Creative Leadership: Piloting the Course

[re-posted from the Minneapolis College of Art &Design’s Sustainable Design Online blog]

A master’s program in sustainable design? Taught completely online? Led by a biologist? Requiring a course in leadership? What are they thinking?

For those comfortable with traditional design programs, these sorts of questions must come to mind when looking at MCAD’s newly launched MA in Sustainable Design program. But for those of us out there who are relentlessly exploring and developing and driving solutions to the world’s biggest challenges, the responses to these questions are:

Finally!  That will create so many new opportunities! What a fantastic perspective!  Why didn’t we think of that before?  They are thinking so progressively—and so pragmatically — about what the students need, and what the world desperately needs, to succeed and thrive into the future. Right on!

When the director of MCAD’s Sustainable Design Online (SDO) program asked if I could create and teach a pilot course in leadership for the SDO program based on my work in Leadership Inspired by Nature, I was impressed and inspired and jumped at the chance. Reality hit a few days into MCAD’s Online Course Development Workshop (a 5-week online Blackboard course development and online teacher training course required for new SDO instructors and orchestrated through MCAD’s Online Learning Department): this was going to be far more challenging (i.e., frustrating) and time consuming than I thought. However, I also quickly recognized that I was developing tremendous compassion for my students-to-be and having to practice the very skills and attitudes that I would soon be asking them to learn. This was another example of the progressive pragmatism (and quality control) that makes MCAD’s SDO program so unique for both faculty and students.

The driving idea behind the Creative Leadership course is that sustainable designers face the dual challenges of having to forward new ideals (sustainability) and new ideas (design) in a largely conventional world and yet often feel ill equipped to lead these charges. To succeed as sustainable designers in a world that is rapidly changing with volatility in environmental, economic, and social fronts, students leaving the program need to become leaders – Creative Leaders.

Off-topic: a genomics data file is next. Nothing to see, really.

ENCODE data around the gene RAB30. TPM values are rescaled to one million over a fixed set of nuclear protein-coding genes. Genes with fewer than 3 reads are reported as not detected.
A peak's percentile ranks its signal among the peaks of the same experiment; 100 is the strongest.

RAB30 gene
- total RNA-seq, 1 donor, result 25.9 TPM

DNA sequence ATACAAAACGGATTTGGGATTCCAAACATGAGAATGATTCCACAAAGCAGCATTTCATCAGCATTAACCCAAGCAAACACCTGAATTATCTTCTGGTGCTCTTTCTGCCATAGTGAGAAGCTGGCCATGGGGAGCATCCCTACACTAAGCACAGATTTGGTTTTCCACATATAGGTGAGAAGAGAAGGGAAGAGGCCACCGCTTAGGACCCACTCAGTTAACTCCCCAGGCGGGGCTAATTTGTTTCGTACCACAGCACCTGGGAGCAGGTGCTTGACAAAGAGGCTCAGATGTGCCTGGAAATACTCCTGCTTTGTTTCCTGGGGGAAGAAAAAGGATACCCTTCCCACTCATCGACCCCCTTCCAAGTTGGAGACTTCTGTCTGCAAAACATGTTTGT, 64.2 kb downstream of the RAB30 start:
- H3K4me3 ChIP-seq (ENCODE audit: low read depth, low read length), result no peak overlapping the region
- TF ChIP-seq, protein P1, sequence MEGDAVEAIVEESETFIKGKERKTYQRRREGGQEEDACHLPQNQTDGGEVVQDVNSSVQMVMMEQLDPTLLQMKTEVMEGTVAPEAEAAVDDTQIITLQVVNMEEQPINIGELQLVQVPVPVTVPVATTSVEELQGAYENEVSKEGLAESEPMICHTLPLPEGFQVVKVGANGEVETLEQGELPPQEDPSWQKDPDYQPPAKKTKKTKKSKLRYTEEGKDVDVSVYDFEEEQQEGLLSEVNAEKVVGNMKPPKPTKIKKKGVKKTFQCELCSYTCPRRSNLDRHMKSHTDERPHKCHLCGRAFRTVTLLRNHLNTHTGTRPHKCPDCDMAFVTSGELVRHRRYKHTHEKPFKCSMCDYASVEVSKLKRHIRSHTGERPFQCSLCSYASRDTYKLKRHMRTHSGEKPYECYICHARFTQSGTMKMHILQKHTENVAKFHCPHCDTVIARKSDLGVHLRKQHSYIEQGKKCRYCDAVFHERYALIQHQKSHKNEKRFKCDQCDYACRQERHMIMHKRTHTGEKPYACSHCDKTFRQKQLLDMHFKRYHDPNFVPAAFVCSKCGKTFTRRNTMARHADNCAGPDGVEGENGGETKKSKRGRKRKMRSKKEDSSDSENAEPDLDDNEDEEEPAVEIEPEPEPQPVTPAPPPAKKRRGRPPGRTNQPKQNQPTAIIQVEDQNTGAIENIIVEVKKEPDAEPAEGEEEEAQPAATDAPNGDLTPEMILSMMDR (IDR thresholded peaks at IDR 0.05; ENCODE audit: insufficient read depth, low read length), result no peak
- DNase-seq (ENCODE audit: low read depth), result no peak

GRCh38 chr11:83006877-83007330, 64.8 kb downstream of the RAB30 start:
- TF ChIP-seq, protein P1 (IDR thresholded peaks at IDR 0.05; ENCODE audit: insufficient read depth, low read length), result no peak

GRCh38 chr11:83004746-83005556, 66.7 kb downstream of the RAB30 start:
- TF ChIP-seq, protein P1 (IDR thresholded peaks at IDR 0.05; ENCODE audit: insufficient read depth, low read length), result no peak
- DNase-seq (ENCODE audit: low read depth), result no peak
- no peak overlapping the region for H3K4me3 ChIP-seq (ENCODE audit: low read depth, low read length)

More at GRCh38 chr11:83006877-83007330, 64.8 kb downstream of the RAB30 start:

Many have said that leadership cannot be taught, it can only be learned. It is also said that leadership is not a goal to be achieved, it is a lifetime journey. With that in mind, the Creative Leadership course was designed to equip students with a range of knowledge, skills, and understanding, through a variety of formats and viewpoints, activities and assignments, reflections and personal planning, in order to launch each of them on their own personal journeys to becoming Creative Leaders.

Because this was a pilot course, none of us really knew what to expect; the results were (from my side of the virtual classroom) fantastic. I was humbled at how much more the students learned than I could possibly have taught. I was inspired by the students’ openness, drive, creativity, compassion, and engagement – with the course and with each other. And I was blown away by their work. This was not a design class, so I was far less concerned with the design elements of their work and far more so on the functionality and reflection of lessons learned, and yet they managed to excel at both.

“This was a fantastic course and I never would have guessed it was the first time it was being offered online – it was very close to my “ideal” in terms of what I was hoping to get out of taking a course online – some lectures by the professors (videos), exposure to lots of great readings and resources, interesting assignments, class interaction, easy access to the professor for questions and conversations and feeling like I really learned a lot despite the “distance learning” aspect. Overall, a really great course and experience.”

(Student feedback, Summer 2012)

I am now eager to turn the 10-week elective pilot course into a 15-week required course in the second year of the MA. As I take the time to reflect on the summer course, I believe the biggest change will be just that – more time for reflection (which as the students of 2012 would tell you) is core to becoming a Creative Leader.

In addition to being the instructor, I became an inspired student of these emerging creative leaders. I began to realize how much I was learning from them, how far they were carrying me down the path of my own Creative Leadership journey, and I thank them all very much for that.